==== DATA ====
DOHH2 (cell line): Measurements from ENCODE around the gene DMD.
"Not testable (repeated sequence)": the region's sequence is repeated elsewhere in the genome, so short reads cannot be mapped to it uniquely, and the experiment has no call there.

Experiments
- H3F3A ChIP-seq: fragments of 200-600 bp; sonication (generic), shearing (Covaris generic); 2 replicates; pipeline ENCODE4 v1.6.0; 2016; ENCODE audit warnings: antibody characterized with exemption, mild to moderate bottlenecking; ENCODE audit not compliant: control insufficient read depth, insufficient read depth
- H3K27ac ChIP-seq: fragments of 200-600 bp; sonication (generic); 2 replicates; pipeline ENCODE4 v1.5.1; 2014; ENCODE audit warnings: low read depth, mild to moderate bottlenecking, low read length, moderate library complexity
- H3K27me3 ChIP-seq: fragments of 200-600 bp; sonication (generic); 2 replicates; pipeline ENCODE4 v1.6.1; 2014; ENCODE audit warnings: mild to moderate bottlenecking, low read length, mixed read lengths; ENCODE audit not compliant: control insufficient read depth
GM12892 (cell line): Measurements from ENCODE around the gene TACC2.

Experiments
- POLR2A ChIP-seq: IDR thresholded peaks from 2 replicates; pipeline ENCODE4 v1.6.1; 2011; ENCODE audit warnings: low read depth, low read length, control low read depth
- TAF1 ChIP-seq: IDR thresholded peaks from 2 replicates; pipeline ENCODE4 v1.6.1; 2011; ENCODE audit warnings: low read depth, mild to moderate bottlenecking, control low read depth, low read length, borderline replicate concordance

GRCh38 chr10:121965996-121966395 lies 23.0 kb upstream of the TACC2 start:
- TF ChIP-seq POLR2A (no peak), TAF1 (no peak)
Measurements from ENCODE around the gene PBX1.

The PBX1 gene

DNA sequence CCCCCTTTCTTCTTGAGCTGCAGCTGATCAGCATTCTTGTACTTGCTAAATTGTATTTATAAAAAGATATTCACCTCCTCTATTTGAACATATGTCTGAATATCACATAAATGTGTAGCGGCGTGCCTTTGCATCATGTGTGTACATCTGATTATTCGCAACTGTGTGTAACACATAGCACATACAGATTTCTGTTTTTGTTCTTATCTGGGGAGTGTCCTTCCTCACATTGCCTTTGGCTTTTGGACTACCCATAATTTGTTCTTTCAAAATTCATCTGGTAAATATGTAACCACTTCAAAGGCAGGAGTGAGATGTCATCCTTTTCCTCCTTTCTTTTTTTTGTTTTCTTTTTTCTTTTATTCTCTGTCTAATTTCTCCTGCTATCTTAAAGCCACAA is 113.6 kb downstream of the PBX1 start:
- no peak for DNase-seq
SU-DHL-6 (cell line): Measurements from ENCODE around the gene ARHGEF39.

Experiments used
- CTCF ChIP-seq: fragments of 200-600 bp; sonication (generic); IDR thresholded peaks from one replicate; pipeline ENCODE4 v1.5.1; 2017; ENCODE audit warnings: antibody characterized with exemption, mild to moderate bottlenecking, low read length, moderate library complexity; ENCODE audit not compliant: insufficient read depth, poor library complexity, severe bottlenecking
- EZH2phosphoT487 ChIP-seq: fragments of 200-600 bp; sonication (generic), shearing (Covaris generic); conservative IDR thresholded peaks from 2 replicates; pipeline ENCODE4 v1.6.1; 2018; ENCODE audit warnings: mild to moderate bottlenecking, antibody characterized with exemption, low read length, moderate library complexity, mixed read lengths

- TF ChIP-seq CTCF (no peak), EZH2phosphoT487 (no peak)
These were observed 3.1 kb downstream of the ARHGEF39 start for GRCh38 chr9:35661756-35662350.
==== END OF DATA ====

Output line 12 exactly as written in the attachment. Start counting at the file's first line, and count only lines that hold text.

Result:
- TF ChIP-seq POLR2A (no peak), TAF1 (no peak)